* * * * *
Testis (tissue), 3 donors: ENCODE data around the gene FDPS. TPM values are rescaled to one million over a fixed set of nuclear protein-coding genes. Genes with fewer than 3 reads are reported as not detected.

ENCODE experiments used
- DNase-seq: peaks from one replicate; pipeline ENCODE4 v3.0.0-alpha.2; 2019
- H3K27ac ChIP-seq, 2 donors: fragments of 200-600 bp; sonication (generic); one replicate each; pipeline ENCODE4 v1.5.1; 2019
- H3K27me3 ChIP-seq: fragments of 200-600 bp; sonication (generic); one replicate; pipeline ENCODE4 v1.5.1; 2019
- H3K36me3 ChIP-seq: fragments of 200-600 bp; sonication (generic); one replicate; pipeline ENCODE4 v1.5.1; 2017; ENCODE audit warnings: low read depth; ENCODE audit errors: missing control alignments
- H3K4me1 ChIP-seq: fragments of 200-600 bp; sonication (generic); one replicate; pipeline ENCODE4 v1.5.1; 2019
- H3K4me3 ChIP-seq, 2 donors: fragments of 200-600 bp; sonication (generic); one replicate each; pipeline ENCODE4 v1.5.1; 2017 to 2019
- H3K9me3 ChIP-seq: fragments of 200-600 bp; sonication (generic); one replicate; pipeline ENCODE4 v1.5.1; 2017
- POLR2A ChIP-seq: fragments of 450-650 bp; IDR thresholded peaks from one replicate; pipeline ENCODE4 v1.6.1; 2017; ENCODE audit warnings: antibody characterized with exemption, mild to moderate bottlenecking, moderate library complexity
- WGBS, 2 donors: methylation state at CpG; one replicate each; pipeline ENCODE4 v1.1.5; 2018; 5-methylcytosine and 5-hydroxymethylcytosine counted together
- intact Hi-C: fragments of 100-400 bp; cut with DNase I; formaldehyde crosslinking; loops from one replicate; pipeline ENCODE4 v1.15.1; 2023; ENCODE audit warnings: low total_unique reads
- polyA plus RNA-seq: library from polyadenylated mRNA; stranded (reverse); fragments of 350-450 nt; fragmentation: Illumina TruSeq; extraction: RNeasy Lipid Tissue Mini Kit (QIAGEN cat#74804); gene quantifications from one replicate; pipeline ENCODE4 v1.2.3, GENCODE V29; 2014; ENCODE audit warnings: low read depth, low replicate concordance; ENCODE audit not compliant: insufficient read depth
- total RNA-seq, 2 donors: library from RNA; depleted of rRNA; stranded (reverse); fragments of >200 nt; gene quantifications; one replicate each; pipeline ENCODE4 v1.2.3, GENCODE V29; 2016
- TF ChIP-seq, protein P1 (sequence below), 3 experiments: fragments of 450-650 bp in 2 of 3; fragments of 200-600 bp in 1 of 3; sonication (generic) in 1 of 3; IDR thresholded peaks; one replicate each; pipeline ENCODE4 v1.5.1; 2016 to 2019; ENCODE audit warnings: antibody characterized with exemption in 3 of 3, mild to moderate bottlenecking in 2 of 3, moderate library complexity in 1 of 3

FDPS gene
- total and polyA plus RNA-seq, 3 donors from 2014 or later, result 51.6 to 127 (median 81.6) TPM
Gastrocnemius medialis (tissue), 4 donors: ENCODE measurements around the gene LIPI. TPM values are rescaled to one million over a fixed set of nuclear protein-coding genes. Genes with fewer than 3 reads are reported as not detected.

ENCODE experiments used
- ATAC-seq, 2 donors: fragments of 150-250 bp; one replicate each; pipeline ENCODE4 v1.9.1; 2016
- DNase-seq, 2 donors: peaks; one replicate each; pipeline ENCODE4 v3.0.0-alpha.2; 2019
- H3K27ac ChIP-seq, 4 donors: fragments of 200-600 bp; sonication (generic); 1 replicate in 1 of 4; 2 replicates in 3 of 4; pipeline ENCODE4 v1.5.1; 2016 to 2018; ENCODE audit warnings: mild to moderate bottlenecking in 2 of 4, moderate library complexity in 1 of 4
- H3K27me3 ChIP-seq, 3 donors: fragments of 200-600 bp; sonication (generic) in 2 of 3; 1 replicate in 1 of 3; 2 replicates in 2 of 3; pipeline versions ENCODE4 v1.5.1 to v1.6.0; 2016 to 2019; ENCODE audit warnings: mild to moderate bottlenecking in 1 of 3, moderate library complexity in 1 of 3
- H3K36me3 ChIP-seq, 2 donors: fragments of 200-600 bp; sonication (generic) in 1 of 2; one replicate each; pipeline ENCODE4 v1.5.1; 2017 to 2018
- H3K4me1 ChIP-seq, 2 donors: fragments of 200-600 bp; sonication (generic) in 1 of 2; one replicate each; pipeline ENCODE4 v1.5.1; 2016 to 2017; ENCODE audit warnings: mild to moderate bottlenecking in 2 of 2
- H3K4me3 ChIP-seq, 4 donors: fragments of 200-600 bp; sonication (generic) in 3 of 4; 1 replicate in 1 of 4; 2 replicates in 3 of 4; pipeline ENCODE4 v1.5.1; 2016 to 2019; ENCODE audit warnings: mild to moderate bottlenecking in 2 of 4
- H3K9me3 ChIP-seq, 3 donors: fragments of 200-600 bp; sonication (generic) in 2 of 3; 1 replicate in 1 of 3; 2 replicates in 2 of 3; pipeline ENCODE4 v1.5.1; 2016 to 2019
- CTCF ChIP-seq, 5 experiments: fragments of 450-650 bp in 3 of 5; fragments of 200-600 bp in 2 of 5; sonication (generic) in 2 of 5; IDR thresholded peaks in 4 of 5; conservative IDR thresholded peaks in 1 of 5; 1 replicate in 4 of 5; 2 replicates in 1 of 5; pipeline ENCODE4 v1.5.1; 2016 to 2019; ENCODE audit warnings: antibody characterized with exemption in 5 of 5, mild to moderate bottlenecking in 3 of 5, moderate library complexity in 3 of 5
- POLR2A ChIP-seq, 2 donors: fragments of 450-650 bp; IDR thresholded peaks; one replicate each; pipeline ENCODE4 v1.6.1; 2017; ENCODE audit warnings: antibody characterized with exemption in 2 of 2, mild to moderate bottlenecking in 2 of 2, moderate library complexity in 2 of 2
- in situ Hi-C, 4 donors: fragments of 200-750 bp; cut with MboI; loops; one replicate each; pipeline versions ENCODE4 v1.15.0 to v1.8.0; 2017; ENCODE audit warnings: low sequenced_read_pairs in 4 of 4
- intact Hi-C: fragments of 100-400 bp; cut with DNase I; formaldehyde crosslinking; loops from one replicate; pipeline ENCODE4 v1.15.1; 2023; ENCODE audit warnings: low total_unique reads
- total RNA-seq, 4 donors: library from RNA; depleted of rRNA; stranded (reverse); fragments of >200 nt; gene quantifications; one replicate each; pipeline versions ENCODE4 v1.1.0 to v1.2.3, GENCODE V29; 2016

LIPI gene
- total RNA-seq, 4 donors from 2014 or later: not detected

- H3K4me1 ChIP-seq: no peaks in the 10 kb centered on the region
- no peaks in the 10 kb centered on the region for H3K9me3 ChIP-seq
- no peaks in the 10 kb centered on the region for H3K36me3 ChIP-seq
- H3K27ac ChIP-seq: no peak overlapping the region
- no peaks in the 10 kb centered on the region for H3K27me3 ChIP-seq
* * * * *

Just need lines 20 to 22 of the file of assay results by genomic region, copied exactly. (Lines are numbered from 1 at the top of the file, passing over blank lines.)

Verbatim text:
- ATAC-seq, 2 donors: fragments of 150-250 bp; one replicate each; pipeline ENCODE4 v1.9.1; 2016
- DNase-seq, 2 donors: peaks; one replicate each; pipeline ENCODE4 v3.0.0-alpha.2; 2019
- H3K27ac ChIP-seq, 4 donors: fragments of 200-600 bp; sonication (generic); 1 replicate in 1 of 4; 2 replicates in 3 of 4; pipeline ENCODE4 v1.5.1; 2016 to 2018; ENCODE audit warnings: mild to moderate bottlenecking in 2 of 4, moderate library complexity in 1 of 4